If we wish to free ourselves from the grip of our unfolding national tragedy, we must rise above the professional underling's foolish, blind faith in the simple popular vote as such. The noble essence of our wonderful U.S. Federal Constitution is expressed in two higher, scientifically grounded principles of universal natural law. These are, first, the defense of the institution of nation-states, and, secondly, that such states must be efficiently committed to promotion of the general welfare of all subject persons, both of the present and their posterity. Instead of regarding the voter's constitutional franchise as a matter of rule by the bitch-goddess known as popular opinion, let us recognize the actually lawful, and efficient basis for the universality of the franchise. Let us return to the form of self-government which is self-rule, not by mere opinion, but citizens' choices informed by the truthful fruits of reason.

How Underlings Don't Think

It has been the plausible, somewhat truthful argument of many modern historians and social theorists, that the typical source of the potential mass base for a fascist movement or regime, is populism. Those scholars' views may be fairly described as equal to saying that the typical expression of a fascist mass movement, is the same pattern of behavior witnessed in the behavior of a lynch-mob. It would be better to treat the term "populism" as a kind of slang word. I prefer the term which Shakespeare put in the mouth of Cassius: "the fault, dear Brutus, is not in our stars, but in ourselves, that we are underlings."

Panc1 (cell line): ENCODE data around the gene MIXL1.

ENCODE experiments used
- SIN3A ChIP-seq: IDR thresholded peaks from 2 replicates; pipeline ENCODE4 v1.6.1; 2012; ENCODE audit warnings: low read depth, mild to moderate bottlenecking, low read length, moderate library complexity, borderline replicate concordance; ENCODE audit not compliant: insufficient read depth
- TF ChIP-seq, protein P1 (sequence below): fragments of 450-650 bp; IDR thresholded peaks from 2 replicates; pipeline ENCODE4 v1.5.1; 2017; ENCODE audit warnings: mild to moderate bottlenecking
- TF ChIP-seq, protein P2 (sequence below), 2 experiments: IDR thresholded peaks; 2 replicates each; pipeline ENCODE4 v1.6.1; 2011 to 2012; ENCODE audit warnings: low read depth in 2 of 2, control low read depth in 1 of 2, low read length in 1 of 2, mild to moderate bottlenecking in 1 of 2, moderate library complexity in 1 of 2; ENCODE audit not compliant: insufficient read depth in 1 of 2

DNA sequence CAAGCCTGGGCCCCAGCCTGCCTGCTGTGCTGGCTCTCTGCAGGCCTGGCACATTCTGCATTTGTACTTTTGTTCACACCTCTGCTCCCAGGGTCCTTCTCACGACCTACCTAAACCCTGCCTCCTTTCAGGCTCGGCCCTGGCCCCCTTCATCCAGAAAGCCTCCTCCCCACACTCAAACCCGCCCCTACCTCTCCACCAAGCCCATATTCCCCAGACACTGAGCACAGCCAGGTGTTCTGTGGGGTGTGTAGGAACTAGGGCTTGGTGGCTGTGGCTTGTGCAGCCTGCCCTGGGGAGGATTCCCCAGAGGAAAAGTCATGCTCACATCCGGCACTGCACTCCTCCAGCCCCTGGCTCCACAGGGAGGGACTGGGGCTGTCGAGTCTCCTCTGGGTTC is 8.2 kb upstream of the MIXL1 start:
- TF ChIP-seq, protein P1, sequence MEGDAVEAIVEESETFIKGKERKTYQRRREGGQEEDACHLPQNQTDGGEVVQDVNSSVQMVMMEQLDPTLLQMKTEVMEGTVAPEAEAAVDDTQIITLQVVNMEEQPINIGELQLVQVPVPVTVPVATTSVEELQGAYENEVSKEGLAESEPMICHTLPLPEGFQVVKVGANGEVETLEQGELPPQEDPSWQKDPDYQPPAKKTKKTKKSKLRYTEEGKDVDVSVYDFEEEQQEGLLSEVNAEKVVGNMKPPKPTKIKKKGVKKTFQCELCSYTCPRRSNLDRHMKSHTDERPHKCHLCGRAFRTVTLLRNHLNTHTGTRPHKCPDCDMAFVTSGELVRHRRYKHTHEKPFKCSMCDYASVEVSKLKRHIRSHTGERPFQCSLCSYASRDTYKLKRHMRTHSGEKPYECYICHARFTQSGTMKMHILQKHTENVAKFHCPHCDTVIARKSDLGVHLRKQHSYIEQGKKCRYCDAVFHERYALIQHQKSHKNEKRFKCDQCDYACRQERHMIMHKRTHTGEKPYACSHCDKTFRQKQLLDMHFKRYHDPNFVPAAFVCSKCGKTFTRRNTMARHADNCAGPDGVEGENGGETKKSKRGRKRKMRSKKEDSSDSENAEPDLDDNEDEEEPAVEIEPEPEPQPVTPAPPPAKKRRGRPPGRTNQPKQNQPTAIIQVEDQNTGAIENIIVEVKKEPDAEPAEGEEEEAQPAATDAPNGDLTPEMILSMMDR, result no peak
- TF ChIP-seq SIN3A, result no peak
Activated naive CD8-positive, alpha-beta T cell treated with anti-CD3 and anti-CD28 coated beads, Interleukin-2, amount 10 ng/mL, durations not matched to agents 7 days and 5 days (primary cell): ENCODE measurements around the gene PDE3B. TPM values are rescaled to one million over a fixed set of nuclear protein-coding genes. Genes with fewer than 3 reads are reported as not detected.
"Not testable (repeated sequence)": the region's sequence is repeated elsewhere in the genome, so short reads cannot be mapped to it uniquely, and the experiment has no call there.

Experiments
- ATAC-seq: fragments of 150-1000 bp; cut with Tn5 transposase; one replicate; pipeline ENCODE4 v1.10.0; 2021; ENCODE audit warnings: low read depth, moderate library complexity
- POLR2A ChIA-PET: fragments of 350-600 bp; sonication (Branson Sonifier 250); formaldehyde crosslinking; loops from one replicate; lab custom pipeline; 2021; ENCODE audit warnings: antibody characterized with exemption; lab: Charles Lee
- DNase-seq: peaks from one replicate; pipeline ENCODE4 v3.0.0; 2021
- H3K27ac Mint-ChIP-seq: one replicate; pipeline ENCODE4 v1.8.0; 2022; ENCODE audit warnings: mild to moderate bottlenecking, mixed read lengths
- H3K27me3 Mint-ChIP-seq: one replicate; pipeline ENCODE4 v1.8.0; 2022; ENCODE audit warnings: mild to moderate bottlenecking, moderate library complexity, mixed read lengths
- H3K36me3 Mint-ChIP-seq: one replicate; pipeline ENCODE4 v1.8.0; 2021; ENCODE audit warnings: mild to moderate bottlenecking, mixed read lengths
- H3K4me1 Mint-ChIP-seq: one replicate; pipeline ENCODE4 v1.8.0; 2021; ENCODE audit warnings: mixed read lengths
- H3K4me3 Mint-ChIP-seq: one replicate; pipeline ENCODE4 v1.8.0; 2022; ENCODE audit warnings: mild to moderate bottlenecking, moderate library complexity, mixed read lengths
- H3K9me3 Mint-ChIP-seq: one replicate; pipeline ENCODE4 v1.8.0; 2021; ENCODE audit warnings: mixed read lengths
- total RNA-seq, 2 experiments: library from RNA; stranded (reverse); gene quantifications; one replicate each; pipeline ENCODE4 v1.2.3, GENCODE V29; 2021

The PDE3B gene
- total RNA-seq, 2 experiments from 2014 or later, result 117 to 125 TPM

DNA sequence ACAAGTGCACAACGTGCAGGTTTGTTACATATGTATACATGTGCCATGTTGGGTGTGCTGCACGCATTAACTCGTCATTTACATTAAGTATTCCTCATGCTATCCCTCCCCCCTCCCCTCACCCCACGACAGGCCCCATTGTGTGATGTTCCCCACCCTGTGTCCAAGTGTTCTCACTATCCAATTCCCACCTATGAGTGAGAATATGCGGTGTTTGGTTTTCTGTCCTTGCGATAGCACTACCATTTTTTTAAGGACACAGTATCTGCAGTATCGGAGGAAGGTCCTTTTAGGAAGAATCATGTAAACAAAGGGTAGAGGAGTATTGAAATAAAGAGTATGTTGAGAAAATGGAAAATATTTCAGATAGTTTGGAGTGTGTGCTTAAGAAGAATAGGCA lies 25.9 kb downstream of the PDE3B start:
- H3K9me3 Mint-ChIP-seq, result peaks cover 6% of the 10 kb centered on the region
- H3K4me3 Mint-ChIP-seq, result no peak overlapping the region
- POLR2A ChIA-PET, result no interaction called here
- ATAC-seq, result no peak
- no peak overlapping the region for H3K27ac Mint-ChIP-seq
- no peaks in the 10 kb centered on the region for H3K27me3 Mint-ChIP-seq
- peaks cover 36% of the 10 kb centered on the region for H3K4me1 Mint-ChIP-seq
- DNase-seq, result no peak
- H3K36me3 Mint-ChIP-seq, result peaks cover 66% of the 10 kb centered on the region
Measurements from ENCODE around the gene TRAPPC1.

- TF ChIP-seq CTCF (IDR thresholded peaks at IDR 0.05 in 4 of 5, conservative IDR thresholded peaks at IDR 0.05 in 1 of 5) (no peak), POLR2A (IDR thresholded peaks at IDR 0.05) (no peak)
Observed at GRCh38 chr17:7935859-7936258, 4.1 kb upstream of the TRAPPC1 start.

The appropriateness of the preferable term, "underling," is manifold.

I have used the term frequently to denote the slave who queues at the back door of the master's house, saying: "We don't ask for freedom; just pay us some reparations, and we will not ask for freedom." That slavish fellow is saying to his master and himself, "I do not claim to be actually human; I am an underling." If he adds the phrase, "and proud of it!" we should recognize him as a professed populist, and potential recruit to the timely arrival of a fascist mob.

Take the case of the debate over education of the former slave, which raged over the decades following the defeat of the Confederacy, a debate which rages, in fact, to the present day. Take the related, disgusting populist attacks on Frederick Douglass, or on President Abraham Lincoln, as typical of the appetites engendered by the mob-like mentality of the professional underling.

The struggle for freedom for descendants of African slaves, was most effectively led by men and women like Douglass, who defined freedom as essentially a developed quality of the individual human mind. Such men and women insisted that those of African descent should have access not only to reading and writing, but to mastery of the greatest Classical science and literature from the entirety of European civilization, and beyond that. They should become, not merely "employees," but enjoy the qualities of self-development required of the citizen of a true republic, educated as a person, instead of merely a prospective employee. The underlings retorted: "No, we should desire nothing but the destiny which has been preassigned to us."